Now let's try the same thing from a different package:

package pond.inland;

import pond.shore.Bird; // different package than Bird

public class BirdWatcherFromAfar {

public void watchBird() {

Bird bird = new Bird();

bird.floatInWater(); // DOES NOT COMPILE

System.out.println(bird.text); // DOES NOT COMPILE

} }

BirdWatcherFromAfar is not in the same package as Bird and it doesn't inherit from Bird. This means that it is not allowed to access protected members of Bird.

Got that? Subclasses and classes in the same package are the only ones allowed to access protected members.

There is one gotcha for protected access. Consider this class:

1: package pond.swan;

2: import pond.shore.Bird; // in different package than Bird

3: public class Swan extends Bird { // but subclass of bird

4: public void swim() {

5: floatInWater(); // package access to superclass

6: System.out.println(text); // package access to superclass

7: }

8: public void helpOtherSwanSwim() {

9: Swan other = new Swan();

10: other.floatInWater(); // package access to superclass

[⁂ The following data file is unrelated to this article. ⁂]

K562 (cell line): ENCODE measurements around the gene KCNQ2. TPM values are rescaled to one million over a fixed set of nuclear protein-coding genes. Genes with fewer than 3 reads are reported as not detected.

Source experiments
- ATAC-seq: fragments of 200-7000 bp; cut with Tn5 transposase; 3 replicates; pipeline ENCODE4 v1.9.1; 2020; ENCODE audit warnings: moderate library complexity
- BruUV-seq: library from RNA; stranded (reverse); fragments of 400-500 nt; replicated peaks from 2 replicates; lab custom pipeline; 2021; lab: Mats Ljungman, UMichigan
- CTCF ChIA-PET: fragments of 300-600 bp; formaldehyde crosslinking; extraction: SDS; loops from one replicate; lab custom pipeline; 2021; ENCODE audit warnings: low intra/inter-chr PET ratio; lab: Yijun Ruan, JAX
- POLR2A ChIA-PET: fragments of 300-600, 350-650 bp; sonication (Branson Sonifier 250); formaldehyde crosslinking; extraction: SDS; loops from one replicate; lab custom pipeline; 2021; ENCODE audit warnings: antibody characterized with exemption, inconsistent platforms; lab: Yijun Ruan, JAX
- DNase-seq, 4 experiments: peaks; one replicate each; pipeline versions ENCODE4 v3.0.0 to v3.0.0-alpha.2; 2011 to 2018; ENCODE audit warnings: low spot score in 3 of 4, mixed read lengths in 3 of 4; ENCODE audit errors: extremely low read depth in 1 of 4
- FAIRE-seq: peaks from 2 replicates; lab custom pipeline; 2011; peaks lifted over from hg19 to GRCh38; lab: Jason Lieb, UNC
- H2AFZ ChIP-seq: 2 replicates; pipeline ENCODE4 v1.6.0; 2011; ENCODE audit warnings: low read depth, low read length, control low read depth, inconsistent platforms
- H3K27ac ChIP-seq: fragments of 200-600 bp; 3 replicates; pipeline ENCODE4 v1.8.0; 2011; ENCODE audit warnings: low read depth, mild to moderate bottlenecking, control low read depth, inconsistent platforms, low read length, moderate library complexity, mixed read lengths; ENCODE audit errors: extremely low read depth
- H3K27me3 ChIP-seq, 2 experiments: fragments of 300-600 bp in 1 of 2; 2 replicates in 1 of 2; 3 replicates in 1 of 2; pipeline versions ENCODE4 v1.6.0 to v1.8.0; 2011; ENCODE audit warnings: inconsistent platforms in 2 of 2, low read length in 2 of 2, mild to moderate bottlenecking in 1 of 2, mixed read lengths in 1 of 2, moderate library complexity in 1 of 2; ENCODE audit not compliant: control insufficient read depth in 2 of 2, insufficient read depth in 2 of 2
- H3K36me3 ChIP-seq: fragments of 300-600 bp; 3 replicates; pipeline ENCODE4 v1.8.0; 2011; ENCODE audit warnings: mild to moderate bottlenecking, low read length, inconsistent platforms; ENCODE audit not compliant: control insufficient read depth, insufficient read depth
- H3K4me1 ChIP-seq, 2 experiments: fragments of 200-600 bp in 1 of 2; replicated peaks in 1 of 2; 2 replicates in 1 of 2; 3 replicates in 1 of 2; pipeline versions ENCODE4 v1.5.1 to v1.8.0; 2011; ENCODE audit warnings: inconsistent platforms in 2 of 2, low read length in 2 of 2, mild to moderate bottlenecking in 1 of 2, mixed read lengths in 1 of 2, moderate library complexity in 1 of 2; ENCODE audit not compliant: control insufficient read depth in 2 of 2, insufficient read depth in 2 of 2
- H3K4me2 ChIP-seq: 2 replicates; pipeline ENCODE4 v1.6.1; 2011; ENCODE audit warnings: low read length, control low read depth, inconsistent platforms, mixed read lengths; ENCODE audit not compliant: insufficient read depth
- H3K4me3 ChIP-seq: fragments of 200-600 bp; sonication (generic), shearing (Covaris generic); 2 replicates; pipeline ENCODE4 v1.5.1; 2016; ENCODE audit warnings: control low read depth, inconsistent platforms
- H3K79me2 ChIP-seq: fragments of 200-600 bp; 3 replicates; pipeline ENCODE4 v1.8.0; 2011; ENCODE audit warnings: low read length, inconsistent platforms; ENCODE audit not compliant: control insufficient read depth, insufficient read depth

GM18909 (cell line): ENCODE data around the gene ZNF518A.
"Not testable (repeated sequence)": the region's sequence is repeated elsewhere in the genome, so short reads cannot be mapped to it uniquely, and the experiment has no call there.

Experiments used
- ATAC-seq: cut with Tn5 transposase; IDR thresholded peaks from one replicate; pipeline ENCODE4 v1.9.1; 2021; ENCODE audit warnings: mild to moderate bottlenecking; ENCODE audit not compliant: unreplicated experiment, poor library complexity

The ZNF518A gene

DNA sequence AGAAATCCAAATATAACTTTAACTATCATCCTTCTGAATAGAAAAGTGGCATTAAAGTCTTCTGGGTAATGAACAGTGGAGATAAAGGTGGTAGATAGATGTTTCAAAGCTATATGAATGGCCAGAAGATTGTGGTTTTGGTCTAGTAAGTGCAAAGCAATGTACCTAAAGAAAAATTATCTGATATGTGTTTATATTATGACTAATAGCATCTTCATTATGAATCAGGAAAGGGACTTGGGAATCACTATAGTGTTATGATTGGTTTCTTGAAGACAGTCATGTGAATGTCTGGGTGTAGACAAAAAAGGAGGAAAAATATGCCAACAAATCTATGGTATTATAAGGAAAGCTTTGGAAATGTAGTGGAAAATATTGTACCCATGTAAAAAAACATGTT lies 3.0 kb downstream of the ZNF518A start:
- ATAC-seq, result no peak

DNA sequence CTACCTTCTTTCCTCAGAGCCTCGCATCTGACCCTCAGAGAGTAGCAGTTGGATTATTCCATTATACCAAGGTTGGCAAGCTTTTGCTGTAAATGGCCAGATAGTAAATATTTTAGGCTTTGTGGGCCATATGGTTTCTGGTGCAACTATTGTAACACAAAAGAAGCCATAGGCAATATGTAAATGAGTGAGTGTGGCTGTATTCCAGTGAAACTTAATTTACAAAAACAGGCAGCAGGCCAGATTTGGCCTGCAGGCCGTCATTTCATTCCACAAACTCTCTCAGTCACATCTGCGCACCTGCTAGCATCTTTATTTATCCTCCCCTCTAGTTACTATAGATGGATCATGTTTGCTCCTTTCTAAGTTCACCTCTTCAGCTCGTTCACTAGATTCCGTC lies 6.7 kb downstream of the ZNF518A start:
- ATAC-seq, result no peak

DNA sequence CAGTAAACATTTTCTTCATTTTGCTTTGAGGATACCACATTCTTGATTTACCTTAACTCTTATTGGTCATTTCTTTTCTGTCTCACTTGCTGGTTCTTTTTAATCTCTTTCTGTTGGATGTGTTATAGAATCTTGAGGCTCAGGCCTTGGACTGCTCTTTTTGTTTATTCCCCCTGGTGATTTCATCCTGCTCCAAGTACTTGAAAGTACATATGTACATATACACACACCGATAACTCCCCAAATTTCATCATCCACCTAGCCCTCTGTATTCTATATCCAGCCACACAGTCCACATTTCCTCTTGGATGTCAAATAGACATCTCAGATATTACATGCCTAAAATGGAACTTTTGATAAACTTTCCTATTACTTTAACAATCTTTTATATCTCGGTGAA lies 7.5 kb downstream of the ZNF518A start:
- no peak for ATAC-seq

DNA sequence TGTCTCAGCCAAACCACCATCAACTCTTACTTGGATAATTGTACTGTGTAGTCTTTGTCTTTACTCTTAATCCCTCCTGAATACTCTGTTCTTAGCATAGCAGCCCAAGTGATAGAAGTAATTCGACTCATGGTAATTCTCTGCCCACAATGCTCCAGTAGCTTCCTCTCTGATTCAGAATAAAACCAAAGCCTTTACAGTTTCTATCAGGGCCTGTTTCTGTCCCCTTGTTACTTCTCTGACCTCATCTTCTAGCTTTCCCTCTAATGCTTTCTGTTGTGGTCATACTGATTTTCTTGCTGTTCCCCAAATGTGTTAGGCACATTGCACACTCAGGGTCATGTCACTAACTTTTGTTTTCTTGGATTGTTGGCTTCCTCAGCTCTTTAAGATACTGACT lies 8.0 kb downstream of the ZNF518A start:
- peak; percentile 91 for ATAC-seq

11: System.out.println(other.text);// package access to superclass

12: }

13: public void helpOtherBirdSwim() {

14: Bird other = new Bird();

15: other.floatInWater(); // DOES NOT COMPILE

16: System.out.println(other.text); // DOES NOT COMPILE

17: }

18: }

Take a deep breath. This is interesting. Swan is not in the same package as Bird, but does extend it—which implies it has access to the protected members of Bird since it is a subclass. And it does. Lines 5 and 6 refer to protected members via inheriting them.

Lines 10 and 11 also successfully use protected members of Bird. This is allowed because these lines refer to a Swan object. Swan inherits from Bird so this is okay. It is sort of a two-phase check. The Swan class is allowed to use protected members of Bird and we are referring to a Swan object. Granted, it is a Swan object created on line 9 rather than an inherited one, but it is still a Swan object.